‘They left me in bits,’ says mother of child suffering high-risk mental distress on Camhs care


However, even then, seven in 10 families believe their child with suicidal thoughts or intentions did not receive adequate support, according to a new report.

Delays of months or even two years can lead to deeper and deeper crises: four out of 10 children on the waiting list end up in an emergency department, while other families have to resort to asking for support through their TD or going to the media.

The extent of the struggle many families face to access the Child and Adolescent Mental Health Service (Camhs) is laid bare in a heartbreaking report today.

This emerges from a national survey of 736 parents, whose children may in some cases be suicidal, while using the service that is stretched thin.

The Camhs Families for Reform survey, which has grown to 1,200 members, reveals heartbreaking testimonies from parents.

One parent said: “I didn’t see him until he self-harmed. And suicide attempt.”

Another said: “Ninety-two percent of children’s mental health deteriorates just during the referral process; early intervention is not a reality.”

For another father, the situation escalated and “in the end they took his case because we ended up in the ER in a total crisis.”

A comment from another parent said, “He was discharged literally the day after returning home from two days in the hospital after taking an overdose.”

Hannah Ní Ghiolla Mhairtín, one of the group’s founders, said: “We haven’t seen any real reform. Politics does not reflect reality. And children continue to suffer as a result. “There are difficulties at every stage of the process.”

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The report shows how families who cannot afford private care to prevent their child deteriorating on the waiting list are particularly disadvantaged.

He found “huge barriers” to private support, with a minimum cost of €700 for a psychiatric evaluation plus €150 for follow-up appointments.

Figures show financial strain is worsening as a third of all families have a parent or guardian who has to leave work to care for their sick child. Some also travel abroad.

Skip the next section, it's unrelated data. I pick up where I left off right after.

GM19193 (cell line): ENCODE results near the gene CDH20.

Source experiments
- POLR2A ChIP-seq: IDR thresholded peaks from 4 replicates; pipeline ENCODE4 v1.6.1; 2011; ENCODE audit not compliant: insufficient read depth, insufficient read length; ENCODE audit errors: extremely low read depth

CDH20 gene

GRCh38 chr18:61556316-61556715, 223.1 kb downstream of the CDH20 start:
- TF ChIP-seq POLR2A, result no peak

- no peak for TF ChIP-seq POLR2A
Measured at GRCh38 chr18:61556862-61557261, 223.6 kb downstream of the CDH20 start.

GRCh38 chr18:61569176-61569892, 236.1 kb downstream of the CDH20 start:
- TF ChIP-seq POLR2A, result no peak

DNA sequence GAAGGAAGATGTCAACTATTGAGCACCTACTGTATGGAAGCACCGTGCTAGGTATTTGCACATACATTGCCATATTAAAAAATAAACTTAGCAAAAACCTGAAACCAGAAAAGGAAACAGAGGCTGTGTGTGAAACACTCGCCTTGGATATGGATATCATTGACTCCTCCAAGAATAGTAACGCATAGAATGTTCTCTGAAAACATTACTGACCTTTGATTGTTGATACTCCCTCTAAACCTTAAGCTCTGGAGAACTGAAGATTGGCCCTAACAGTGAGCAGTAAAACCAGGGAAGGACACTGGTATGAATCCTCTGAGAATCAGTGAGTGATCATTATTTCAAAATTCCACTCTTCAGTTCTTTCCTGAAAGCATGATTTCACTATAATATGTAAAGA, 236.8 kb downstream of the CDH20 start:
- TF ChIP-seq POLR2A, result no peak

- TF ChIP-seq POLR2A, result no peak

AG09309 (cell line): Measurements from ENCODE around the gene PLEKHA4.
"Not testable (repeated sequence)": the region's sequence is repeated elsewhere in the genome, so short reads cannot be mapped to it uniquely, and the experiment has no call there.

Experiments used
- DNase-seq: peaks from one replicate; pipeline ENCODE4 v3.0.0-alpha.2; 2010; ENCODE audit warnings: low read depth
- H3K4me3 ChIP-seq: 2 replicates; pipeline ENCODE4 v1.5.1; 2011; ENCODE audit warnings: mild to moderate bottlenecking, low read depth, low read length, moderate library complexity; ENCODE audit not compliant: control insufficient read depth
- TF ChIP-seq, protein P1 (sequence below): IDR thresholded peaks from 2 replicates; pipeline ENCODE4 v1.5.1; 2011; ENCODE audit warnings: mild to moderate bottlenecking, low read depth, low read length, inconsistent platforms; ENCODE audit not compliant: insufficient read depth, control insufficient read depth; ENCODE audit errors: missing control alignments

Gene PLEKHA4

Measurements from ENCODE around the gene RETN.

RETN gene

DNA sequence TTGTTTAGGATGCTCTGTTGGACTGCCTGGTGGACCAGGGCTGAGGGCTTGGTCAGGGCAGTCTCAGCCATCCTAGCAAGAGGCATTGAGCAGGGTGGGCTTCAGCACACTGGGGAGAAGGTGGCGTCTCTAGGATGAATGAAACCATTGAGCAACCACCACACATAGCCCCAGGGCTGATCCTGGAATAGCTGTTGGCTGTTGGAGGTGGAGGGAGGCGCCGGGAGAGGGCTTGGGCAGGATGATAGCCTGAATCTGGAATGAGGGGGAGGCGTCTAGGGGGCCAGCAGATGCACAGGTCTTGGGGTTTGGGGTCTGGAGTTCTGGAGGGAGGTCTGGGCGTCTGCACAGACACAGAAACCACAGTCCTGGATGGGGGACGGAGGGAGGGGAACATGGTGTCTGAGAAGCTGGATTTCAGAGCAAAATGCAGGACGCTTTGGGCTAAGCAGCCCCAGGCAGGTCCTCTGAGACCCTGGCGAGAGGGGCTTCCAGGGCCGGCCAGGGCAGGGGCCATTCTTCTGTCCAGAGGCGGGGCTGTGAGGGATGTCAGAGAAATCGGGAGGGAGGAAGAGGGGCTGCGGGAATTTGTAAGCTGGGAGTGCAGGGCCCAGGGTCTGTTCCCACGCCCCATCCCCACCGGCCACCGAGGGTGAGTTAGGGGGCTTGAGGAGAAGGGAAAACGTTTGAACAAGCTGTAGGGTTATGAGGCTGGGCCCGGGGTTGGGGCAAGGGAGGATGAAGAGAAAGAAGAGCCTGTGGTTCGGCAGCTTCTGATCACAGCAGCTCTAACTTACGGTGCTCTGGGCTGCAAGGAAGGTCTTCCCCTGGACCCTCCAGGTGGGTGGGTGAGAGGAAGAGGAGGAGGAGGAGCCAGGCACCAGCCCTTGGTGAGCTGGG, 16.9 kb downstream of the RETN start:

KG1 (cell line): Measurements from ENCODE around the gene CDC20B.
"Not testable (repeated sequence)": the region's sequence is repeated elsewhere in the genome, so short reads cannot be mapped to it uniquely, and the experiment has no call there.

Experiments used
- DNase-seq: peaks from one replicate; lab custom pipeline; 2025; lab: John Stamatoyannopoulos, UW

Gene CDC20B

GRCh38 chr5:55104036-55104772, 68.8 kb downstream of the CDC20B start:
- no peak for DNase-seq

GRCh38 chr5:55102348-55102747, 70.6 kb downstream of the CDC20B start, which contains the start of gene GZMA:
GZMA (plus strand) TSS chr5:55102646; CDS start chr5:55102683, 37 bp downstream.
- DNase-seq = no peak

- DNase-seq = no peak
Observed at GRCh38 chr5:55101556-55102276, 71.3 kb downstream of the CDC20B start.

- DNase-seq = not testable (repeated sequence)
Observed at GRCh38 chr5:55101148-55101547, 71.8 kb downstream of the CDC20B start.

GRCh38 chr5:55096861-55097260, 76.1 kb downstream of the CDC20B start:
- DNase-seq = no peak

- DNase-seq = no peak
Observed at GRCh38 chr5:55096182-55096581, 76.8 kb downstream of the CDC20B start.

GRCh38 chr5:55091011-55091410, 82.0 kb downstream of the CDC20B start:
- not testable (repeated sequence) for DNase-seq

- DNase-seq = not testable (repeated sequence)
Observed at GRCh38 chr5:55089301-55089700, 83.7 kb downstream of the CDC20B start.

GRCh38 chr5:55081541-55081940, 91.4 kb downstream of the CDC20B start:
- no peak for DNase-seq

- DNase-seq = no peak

They can be left with nowhere to turn as children with “complex needs” such as an intellectual disability are not accepted, even if their parents offer to pay.

The parents said that “finally getting a foot in the door at Camhs does not mean they will be allowed to stay.”

Eight percent were discharged at the first appointment, and for others, they were seen just three times before care ended, often before parents thought they were ready or because the child didn’t want to. take the medication. Seven out of 10 children stayed in the service longer.

One mother said that her experience as a parent of a child using the service “left me in pieces and [Camhs] “I just didn’t consider my son to be high risk.”

The report said: “Another 10-year-old girl was discharged because she was depressed, with severe anxiety, school avoidance and suicidal ideation.”

It highlights how children with additional needs are further hindered, including those with autism. Of those surveyed, 70 per cent said being autistic negatively impacted their child’s access to Camhs and the mental health supports offered. And 54% believed it was used to try to discharge the child.

  Mental-health check

Camhs takes longer to accept a referral for an autistic child and they are more likely to end up in an emergency department.

Forty-two percent reported that Camhs rejected their autistic child when they experienced suicidal ideation or intent, compared to 18 percent of non-autistic children. About 73 percent of parents of children with attention deficit disorder were dissatisfied with the service.

About 23 per cent of families whose child has an intellectual disability had access to Camhs, but 77 per cent did not. They are also likely to be discharged early. Among parents whose children had an eating disorder, only 23 percent had access to a specialist team or a member of the specialist team.

Parents also recognized the strain on staff and identified people who listened and showed empathy.

In response, a HSE spokesperson said: “We are sorry for the young people and families who have had a bad experience trying to access services.”

He said the HSE has made Camhs and improving youth mental health services a priority in recent years. The HSE’s Children and Young People’s Mental Health Office (CYMHO) was established last October and a key aim is to improve access and tackle waiting lists.

It is developing a single point of access for all referrals overseen by a centralized triage committee to direct the child to the most appropriate service.

If you have been affected by any of the issues mentioned in this article, please call Samaritans free of charge on 116 123 or email [email protected]; or call Pieta on freephone 1800 247 247 or text HELP to 51444. You can also call Aware on freephone 1800 80 48 48 or visit conscious.ie

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